An ideologically extreme party that makes unpopular policy choices far removed from the position of most voters will reap the inevitable consequence in terms of public opinion. Liz Truss decided to bet against such thinking, and has lost badly. Squandering the Tory reputation for fiscal prudence will ensure the spectre of Black Wednesday hangs over its party conference.
The mistake was Kwasi Kwarteng’s plan for growth. The public, accurately, saw it as unfair, foisting higher mortgage payments on many while millionaires get a £55,000 handout. The Labour party has opened up a 30-point poll lead over the Tories. Sensing danger, Ms Truss and Mr Kwarteng did hold emergency talks with the Office for Budget Responsibility on Friday. But the move smacked of desperation. Her government, rightly, looks finished before it gets a chance to get started.
To understand why Ms Truss was prepared to light such politically flammable material as benefit cuts and smaller pensions, one must try to see the world from her point of view. In August, the Bank of England warned that the country was facing a recession that would probably last into 2024. If nothing changed, there was a good chance the Tories would go into the next election with a record in government of high taxes and flatlining growth, but also with high interest rates to cope with elevated levels of inflation.
Ms Truss probably reasoned that such conditions would not be conducive to another Conservative election victory. So she pronounced the economy fatally ill, telling Tory members that immediately administering a shock therapy of tax cuts for the rich and pro-business deregulation was morally justifiable because the alternative was a slow death. The author Naomi Klein charted this form of disaster capitalism in her 2007 book The Shock Doctrine.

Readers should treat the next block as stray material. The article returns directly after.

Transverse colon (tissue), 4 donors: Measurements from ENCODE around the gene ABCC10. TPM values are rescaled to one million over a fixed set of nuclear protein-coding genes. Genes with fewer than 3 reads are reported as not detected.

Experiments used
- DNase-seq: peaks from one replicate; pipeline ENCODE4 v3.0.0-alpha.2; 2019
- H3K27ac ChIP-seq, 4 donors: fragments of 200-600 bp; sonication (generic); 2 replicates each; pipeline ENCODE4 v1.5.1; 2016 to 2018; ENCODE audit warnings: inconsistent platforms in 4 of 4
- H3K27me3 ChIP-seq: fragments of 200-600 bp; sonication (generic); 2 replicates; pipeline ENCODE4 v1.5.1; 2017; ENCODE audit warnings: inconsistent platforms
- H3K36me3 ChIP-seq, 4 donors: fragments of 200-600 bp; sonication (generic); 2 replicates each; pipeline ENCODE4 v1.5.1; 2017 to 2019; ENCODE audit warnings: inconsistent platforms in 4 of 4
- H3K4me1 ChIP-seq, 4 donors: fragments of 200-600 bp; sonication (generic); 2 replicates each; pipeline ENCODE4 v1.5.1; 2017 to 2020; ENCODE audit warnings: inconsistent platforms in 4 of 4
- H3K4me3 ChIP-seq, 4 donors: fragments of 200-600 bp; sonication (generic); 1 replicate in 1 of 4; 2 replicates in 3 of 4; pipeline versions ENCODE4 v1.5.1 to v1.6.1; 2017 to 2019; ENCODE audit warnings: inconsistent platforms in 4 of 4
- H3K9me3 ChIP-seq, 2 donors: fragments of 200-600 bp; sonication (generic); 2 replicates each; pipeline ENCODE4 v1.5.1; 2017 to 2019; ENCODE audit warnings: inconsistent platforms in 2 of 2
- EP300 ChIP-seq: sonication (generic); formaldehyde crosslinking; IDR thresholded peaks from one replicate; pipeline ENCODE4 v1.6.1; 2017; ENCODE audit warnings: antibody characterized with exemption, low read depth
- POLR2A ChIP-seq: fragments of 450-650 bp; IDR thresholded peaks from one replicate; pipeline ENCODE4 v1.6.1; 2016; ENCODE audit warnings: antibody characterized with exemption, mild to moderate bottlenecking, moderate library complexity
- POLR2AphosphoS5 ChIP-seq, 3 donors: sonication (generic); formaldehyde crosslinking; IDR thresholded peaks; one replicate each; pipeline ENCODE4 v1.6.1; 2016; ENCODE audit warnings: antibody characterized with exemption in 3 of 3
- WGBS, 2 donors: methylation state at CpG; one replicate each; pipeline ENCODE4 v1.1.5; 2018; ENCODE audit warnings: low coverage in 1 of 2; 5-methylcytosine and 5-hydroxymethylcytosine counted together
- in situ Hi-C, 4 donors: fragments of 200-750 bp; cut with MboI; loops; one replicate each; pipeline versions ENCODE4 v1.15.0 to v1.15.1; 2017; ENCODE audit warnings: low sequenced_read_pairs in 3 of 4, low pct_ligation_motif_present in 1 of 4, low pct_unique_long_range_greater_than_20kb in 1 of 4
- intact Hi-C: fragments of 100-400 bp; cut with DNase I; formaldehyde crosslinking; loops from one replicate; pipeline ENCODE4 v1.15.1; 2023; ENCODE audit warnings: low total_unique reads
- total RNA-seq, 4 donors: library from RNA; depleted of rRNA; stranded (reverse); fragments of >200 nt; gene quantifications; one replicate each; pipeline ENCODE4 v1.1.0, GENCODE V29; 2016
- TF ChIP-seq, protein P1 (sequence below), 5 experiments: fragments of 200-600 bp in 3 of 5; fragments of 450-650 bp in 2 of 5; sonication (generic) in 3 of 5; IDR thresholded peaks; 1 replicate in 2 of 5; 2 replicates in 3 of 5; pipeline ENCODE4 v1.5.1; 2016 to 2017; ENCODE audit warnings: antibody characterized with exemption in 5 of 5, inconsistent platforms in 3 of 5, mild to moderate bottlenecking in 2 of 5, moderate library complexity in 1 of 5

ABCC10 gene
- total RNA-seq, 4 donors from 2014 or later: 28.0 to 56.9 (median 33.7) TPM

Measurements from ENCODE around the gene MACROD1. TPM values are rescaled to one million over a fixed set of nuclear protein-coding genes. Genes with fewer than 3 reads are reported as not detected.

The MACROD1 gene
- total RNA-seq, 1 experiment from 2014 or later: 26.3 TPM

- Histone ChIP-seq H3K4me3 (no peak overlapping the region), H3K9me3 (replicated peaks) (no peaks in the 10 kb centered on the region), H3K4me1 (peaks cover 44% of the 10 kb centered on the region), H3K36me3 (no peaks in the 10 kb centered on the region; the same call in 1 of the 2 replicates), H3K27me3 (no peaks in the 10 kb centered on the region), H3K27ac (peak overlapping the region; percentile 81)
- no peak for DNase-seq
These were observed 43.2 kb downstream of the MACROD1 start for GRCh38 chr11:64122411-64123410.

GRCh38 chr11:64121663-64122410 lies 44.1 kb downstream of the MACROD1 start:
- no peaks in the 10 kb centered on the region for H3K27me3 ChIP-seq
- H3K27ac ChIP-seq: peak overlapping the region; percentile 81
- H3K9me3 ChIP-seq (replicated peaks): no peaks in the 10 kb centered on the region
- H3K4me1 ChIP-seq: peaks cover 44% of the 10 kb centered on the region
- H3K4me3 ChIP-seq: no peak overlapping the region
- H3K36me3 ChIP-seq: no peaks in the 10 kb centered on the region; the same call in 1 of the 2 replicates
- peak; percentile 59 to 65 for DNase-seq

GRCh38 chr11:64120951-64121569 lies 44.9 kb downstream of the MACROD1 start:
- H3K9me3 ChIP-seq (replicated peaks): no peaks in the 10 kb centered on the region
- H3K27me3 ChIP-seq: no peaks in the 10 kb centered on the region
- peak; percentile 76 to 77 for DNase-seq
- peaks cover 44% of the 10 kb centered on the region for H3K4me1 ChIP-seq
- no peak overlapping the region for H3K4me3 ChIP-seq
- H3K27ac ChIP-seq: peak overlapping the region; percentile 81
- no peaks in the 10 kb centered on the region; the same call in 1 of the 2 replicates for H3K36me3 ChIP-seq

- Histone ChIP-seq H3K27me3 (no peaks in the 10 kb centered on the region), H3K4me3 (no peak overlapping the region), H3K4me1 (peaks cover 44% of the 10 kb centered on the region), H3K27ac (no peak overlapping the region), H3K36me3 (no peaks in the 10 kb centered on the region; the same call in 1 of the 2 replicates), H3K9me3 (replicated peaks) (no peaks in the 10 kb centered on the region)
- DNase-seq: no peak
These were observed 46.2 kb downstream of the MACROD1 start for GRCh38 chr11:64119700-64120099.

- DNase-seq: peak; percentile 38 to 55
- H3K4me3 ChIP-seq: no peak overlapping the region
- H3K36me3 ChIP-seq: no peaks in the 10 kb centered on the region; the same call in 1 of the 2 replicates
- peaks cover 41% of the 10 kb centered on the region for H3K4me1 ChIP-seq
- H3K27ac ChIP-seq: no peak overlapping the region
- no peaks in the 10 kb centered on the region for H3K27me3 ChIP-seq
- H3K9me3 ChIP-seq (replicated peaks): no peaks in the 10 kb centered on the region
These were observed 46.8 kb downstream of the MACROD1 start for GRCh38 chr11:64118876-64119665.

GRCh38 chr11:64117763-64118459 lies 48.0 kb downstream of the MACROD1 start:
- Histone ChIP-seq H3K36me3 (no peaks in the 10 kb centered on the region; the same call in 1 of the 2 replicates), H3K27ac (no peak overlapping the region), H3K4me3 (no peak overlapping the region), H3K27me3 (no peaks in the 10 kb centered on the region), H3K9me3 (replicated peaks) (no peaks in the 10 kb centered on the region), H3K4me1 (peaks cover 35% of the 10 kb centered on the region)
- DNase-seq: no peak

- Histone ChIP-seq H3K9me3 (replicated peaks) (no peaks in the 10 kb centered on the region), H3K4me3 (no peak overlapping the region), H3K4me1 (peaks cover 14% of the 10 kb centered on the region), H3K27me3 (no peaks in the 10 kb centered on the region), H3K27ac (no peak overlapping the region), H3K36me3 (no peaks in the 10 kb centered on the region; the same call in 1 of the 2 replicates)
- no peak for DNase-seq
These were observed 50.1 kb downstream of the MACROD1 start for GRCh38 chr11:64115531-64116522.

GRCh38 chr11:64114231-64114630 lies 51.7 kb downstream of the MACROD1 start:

The prime minister’s theory rests on bringing forward the pain, resulting in a recession that is short and green shoots of recovery that appear some way before 2024. The public is beginning to pay a very high price for an eccentric economic strategy which seems unlikely to yield the hoped for political results. To impose more public service cuts risks chaos in prisons, classrooms and hospitals. Underlying opinion has travelled a long way since the 2010s – and it is in the direction of favouring higher spending and taxes. Struggling families are unlikely to forgive a government that comes for “efficiency savings” when their cupboards are empty. If Ms Truss imagines they are all Labour supporters, whose ballots were never coming her way, she is very much mistaken. The Conservative party has long believed its success lies in home ownership. Rising interest rates may bring down property values in the long run, but it is likely first to turn the Tory core voters, in both the red and blue walls, against the party.
Ms Truss is the most manifestly Thatcherite Tory leader this century, whose political zigzagging has been undergirded by her constant belief in the benefits of free markets. Yet this is faith-based politics. Blind conviction won’t see tax cuts generate the growth she craves. Many people think the prime minister is barking up the wrong tree anyway. After a decade of insecure work and falling real wages, almost half of Britons think economic growth itself does more harm than good.
Former Truss supporters may be suffering from buyers’ remorse. For the prime minister there seems no imaginable route of escape from her disastrous political misjudgment. Without a plan to jettison her policies and her hubristic chancellor, there appears no way to boost the party’s poll ratings or heal its divisions. Ms Truss’s embarrassing performances in the media have contributed to a rumble of discontent that will peak next week. The country needs better leadership than this. Finding a new Tory leader would be a messy business, but the alternative looks worse.